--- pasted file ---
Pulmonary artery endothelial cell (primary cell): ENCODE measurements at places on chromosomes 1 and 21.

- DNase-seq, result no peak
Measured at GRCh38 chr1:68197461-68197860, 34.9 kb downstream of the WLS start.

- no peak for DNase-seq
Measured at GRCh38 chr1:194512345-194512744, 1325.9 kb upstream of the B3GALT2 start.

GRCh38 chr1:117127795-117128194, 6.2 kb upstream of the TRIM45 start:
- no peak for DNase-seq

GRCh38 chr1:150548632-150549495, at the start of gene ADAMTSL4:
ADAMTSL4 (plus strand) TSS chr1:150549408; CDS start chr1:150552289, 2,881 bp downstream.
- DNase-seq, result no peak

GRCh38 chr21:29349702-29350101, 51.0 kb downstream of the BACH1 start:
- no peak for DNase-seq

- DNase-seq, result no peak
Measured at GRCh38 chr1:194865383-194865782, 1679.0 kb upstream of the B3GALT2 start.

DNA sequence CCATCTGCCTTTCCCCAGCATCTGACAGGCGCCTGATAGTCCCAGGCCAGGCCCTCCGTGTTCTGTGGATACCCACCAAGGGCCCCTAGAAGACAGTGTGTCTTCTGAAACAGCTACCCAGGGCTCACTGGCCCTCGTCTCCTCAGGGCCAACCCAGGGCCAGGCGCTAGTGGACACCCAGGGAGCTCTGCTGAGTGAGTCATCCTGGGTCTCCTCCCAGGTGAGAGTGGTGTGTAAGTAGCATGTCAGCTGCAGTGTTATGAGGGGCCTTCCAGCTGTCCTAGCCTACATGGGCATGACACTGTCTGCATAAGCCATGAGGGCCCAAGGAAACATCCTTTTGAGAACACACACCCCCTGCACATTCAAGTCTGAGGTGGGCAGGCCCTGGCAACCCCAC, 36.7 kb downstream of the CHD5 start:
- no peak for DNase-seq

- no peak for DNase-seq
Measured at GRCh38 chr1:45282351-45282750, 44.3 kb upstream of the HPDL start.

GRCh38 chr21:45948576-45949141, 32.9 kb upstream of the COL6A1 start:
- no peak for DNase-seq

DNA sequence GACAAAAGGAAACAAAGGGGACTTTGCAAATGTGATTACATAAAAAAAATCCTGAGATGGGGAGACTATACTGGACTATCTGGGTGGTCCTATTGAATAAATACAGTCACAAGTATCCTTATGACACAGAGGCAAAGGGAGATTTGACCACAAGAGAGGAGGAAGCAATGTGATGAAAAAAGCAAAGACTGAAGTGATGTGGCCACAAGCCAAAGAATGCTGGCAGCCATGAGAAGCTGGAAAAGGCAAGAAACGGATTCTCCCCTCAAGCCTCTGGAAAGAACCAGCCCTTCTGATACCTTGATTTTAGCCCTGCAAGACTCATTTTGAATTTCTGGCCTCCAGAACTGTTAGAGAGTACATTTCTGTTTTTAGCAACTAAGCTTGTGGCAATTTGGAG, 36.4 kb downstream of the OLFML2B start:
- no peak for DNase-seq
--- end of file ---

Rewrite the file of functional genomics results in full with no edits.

Pulmonary artery endothelial cell (primary cell): ENCODE measurements at places on chromosomes 1 and 21.

- DNase-seq, result no peak
Measured at GRCh38 chr1:68197461-68197860, 34.9 kb downstream of the WLS start.

- no peak for DNase-seq
Measured at GRCh38 chr1:194512345-194512744, 1325.9 kb upstream of the B3GALT2 start.

GRCh38 chr1:117127795-117128194, 6.2 kb upstream of the TRIM45 start:
- no peak for DNase-seq

GRCh38 chr1:150548632-150549495, at the start of gene ADAMTSL4:
ADAMTSL4 (plus strand) TSS chr1:150549408; CDS start chr1:150552289, 2,881 bp downstream.
- DNase-seq, result no peak

GRCh38 chr21:29349702-29350101, 51.0 kb downstream of the BACH1 start:
- no peak for DNase-seq

- DNase-seq, result no peak
Measured at GRCh38 chr1:194865383-194865782, 1679.0 kb upstream of the B3GALT2 start.

DNA sequence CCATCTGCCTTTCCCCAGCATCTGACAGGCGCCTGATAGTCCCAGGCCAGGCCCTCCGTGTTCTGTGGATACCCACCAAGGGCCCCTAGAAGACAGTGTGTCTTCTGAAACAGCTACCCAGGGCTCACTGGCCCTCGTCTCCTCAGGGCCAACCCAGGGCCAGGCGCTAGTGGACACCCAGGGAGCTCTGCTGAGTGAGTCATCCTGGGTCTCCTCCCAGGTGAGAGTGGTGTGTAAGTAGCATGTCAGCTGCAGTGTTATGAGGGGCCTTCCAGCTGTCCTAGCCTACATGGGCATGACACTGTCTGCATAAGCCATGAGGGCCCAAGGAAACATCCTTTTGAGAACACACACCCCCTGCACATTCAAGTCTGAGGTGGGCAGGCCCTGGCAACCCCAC, 36.7 kb downstream of the CHD5 start:
- no peak for DNase-seq

- no peak for DNase-seq
Measured at GRCh38 chr1:45282351-45282750, 44.3 kb upstream of the HPDL start.

GRCh38 chr21:45948576-45949141, 32.9 kb upstream of the COL6A1 start:
- no peak for DNase-seq

DNA sequence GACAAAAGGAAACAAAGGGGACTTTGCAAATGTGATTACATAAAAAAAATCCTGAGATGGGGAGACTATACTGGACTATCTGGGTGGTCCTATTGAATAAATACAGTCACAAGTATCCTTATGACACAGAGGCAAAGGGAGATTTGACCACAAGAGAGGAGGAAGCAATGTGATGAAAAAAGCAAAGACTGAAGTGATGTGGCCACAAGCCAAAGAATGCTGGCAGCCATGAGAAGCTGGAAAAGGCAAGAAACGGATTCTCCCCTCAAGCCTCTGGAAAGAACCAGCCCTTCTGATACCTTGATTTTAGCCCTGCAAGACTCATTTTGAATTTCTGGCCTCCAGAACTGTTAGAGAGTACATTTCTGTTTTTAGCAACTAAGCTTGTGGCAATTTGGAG, 36.4 kb downstream of the OLFML2B start:
- no peak for DNase-seq